Two issues have dominated U.S. agriculture concerns in recent weeks: a new farm bill and immigration reform.
Shortly after the House failed to pass a farm bill the Senate passed comprehensive immigration reform. The inability of the House to pass a new farm bill bodes ill for the chances of immigration reform passing in the chamber.
On Thursday (June 27), Farm Press spoke with Mike Strain, Commissioner of the Louisiana Department of Agriculture and Forestry on both subjects. Strain has long been vocal on the need for a properly-functioning agriculture worker program. He also weighed in on the farm bill. Among his comments:
On the House farm bill vote…
“I’m not happy about it. We were assured they had the votes to pass it and then it failed by 40 votes. This is the first time I can recall – maybe it’s the first time in a generation – a farm bill has failed to pass the House on a vote.
“The biggest problem, I think, is Congress – which is a reflection of America as a whole – doesn’t fully understand or comprehend the situation we’re in, the role that agriculture plays in keeping this society as the most powerful nation on Earth. They take for granted that what we have now in abundance will always be there. Agriculture is the largest industry in America and is profitable.
“The only people on Earth that mess that up are ‘we the government.’”
What is the Louisiana delegation saying will happen now? Another extension of the 2008 farm bill even though (Senate Leader) Harry Reid has said that won’t happen?
“What I’m hearing is they’ll consider another extension of the farm bill. The current farm bill extension ends on September 30.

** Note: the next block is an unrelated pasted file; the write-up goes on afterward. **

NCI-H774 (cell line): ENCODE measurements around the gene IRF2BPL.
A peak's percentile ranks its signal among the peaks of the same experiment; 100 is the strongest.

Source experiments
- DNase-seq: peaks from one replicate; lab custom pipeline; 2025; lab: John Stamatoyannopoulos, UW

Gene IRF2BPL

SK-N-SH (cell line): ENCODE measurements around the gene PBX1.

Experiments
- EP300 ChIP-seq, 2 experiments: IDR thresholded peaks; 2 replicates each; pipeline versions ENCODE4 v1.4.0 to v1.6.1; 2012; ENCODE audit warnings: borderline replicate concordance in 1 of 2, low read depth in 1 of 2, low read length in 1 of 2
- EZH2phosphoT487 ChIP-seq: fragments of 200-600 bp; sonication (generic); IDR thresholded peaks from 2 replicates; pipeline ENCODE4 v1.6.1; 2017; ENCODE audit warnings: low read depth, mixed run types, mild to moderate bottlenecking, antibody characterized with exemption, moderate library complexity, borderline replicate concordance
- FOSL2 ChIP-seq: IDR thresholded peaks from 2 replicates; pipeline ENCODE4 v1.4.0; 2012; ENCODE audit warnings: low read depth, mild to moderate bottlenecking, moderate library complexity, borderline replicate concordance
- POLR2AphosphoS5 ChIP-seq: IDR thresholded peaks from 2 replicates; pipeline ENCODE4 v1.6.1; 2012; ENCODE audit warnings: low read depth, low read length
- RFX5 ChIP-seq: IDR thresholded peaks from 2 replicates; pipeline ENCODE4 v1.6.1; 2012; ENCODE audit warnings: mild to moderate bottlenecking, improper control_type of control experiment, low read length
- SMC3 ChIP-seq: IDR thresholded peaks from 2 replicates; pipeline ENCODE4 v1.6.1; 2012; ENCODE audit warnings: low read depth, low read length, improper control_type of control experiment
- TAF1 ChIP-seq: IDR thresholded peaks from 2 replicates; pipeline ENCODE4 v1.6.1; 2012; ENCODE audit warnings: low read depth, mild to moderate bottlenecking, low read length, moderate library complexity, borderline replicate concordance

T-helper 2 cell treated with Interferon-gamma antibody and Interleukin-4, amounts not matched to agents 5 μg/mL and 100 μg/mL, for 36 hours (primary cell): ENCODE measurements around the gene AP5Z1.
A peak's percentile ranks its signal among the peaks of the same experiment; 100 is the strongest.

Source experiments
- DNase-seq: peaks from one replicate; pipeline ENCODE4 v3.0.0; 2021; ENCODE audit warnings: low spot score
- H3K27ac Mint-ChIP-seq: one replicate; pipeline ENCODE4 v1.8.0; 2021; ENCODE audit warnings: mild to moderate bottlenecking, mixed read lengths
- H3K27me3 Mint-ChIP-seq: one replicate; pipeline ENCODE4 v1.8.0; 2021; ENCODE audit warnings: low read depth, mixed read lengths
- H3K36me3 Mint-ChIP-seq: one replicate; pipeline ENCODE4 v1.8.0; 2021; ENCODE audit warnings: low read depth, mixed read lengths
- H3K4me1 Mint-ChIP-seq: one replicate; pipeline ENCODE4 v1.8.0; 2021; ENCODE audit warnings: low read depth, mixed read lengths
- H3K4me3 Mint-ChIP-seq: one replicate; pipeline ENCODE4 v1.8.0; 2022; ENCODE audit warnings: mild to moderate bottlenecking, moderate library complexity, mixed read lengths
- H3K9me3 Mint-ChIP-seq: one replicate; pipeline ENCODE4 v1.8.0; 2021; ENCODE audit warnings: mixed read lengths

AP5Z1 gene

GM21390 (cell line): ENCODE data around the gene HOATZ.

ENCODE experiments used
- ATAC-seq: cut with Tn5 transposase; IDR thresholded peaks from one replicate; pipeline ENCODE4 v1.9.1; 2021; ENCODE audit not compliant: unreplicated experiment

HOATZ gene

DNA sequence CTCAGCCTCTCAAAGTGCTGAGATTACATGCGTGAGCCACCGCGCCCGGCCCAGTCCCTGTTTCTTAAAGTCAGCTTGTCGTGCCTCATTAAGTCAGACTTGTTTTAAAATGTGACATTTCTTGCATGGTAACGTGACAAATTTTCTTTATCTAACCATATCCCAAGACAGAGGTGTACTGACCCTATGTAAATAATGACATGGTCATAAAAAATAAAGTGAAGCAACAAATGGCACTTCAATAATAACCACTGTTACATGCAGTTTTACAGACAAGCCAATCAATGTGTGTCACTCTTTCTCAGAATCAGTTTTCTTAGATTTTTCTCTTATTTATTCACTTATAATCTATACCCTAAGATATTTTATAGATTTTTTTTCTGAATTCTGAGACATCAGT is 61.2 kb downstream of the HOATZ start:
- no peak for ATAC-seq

“I’m urging them to roll their sleeves up, sit down together and pass a new farm bill. They can bring the Senate version to the House, add on the amendments they need, and pass it.
“I’m also of the opinion that it’s time to separate the farm (portion of the legislation) from the nutrition (program portion). Pass a farm bill. Pass a nutrition bill. Pass or fail each – but they need to stand on their own merits.
“We need to focus the farm bill on agriculture and farming. The two sections are being held hostage against each other. And now politics reigned over substance. That needs to stop.
“The nutrition programs will continue whether or not we pass a farm bill. I will repeat that: SNAP will continue regardless. The farm bill has been effectively decoupled from (nutrition) since the (2008 farm bill) extension was put in place.”
As you well know, the pushback is there won’t be the urban backing for the farming portion – essentially the same reason cited for combining them back in the 1970s.
“I disagree. When you look at the farm bill, everyone in the urban areas eats. The farm bill is there to protect our nation’s food supply and to make sure we have a supply of affordable, safe, nutritious food. It’s a fundamental basis of the U.S. economy.
“Saying that a farm bill can’t pass without a Nutrition Title because the urban people won’t vote for it is ludicrous. That day has passed. We need to address issues as they are.
“Failure to pass a new farm bill will cause great economic harm this state and nation.”
Considering that you want to decouple those two things, what about immigration reform? Do you want to go with the Senate’s comprehensive approach or with those in the House, like Goodlatte, who would break immigration reform up into smaller chunks?
“I’m more in favor of the Goodlatte proposal.
“I’ve had many discussions with my fellow commissioners and we need to have a bonafide guest-worker program. They’re calling it an H2-C program, now. I’ve advocated for a five-year guest-worker visa.
“Remember, Americans work overseas, as well. We have many Americans that have technical jobs in many foreign countries. It’s a reciprocal type of an effect.
“But we also need to separate the guest-worker programs -- H2-A, H2-B, H2-C – from immigration reform. Those should be separate, distinct discussions. … If not, the debate will continue and the issues involved in not having a strong guest-worker program won’t be resolved.
“Immigration reform should be dealt with head-on and a resolution must be found. We cannot keep kicking this can down the road with the national debt, the farm bill, immigration, whatever. All these must be addressed. The situation, as you can see, is only getting worse.”